Court of Session to hear key trans case on Wednesday this week

By Lucy Ashton

The Court of Session in Edinburgh will hear arguments in a key trans equality case tomorrow (Wednesday).

Scottish Trans, part of LGBTI human rights charity Equality Network, will intervene in the case via a written submission.

Vic Valentine, Scottish Trans manager, explained: “The case is seeking to overturn guidance planned for the next Scottish Census in March. The guidance is provided for those who need it alongside the question asking “What is your sex?”, and tells trans men and trans women that they can respond with the answer that corresponds with how they live their lives, regardless of what is on their birth certificate.

“This guidance was also used in 2011, and has been tested extensively over previous years, with the wider Scottish public as well as trans people themselves. But a group called ‘Fair Play For Women’ want the guidance to be scrapped, because they object to the fact that it does not force trans men and trans women to answer with the sex recorded on their birth certificate.

“The outcome of this case will clearly affect trans people, and senior judges have granted Scottish Trans permission to submit a public interest intervention, in recognition of the fact that the promotion of equality is in the public interest.

“This means we have submitted evidence to the court about why we believe scrapping the guidance would be an unnecessary setback to trans equality and inclusion.

“Scottish Trans believes that if FPFW are successful, the change to the guidance they want to see would breach trans people’s human rights. Trans men and trans women who have not changed the sex on their birth certificates, but who have changed their name to one that reflects their identity, will be forced under threat of criminal penalty to disclose they are trans. The process for changing a birth certificate continues to be distressing and difficult, requiring a psychiatric diagnosis, extensive medical evidence, and a period of at least two years of having lived permanently as a man or a woman before you can apply. Many trans men and trans women will have updated all of their other identity documents such as their passport, driving licence and medical records, but not updated their birth certificate due to this difficult process.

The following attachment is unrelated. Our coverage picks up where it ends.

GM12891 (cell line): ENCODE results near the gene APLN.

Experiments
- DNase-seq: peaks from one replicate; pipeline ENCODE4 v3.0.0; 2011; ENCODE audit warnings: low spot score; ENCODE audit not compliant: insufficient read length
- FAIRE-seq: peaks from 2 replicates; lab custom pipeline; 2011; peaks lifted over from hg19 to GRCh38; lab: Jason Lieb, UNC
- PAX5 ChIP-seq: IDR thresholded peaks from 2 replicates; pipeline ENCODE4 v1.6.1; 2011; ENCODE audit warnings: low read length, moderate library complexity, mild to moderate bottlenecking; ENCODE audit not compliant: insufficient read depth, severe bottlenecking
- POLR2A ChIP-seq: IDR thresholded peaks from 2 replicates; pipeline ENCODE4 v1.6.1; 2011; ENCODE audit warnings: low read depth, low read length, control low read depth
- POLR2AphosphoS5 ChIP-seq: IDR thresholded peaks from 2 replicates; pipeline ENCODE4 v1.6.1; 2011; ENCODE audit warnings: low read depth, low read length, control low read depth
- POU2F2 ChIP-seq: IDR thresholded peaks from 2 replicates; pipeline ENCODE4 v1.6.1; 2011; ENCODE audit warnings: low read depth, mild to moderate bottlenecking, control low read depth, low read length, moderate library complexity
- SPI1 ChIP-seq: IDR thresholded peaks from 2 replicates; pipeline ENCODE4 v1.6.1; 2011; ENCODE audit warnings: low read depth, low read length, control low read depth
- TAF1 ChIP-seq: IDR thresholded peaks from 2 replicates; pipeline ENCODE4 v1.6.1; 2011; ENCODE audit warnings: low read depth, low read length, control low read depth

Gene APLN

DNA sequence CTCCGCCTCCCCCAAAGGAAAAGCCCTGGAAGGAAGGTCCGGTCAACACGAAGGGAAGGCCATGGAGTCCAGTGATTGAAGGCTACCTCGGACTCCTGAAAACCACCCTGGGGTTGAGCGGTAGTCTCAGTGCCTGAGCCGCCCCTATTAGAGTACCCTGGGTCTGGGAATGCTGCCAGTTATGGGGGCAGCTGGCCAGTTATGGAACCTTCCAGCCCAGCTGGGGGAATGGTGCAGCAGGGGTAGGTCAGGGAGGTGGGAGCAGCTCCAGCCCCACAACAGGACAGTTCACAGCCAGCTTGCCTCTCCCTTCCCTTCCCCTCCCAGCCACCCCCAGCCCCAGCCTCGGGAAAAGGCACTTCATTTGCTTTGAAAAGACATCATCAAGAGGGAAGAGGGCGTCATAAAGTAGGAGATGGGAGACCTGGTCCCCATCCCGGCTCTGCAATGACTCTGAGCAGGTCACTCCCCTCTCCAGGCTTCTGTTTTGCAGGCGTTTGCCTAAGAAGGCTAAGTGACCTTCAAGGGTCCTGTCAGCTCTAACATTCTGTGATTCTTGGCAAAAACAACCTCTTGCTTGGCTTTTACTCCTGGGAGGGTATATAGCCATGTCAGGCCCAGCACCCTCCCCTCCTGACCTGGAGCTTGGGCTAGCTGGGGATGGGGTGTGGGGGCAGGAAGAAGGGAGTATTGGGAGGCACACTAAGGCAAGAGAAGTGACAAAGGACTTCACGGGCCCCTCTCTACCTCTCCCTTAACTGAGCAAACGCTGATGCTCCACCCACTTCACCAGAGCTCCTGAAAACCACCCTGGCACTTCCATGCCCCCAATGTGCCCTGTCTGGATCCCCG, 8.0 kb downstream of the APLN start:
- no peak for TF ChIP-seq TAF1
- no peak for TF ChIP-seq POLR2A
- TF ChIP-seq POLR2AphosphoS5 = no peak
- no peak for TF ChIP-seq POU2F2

“We also believe that the guidance as it stands is more likely to yield accurate and comparable Census data, than will be the case with the alternative guidance that FPFW seeks to impose – data that reflects the reality of our diverse society in 2022.

“We very much hope that the Court of Session will decide that the right thing to do is to continue to provide guidance to trans men and trans women that they can answer the Census in a way that reflects who they are and how they live their lives.

“It makes no sense to ask a trans man, who has male on his passport and driving licence, who is known as a man at work, and who uses spaces and services for men every day to tick ‘female’ on the Census just because that is what is on his birth certificate.

“We believe that trans men and trans women should be counted as who they are, today, just like everyone else.

“If this misguided case were to succeed, it would send a message to trans men and trans women that they aren’t counted equally in Scotland.”

Scottish Trans is represented pro bono by the Scottish Just Law Centre, part of the human rights legal charity JustRight Scotland; Kay Springham QC., pictured right,  is instructed as counsel.

Jen Ang, Director at JustRight Scotland says:  “We are supporting Scottish Trans to intervene in this case as part of our work to ensure that people living in Scotland who will be affected by potential changes to the law have the chance to explain to our higher courts how that change might impact them. As an organisation, JustRight Scotland aims to help people participate in legal processes, where the outcome of a court decision directly affects them.”

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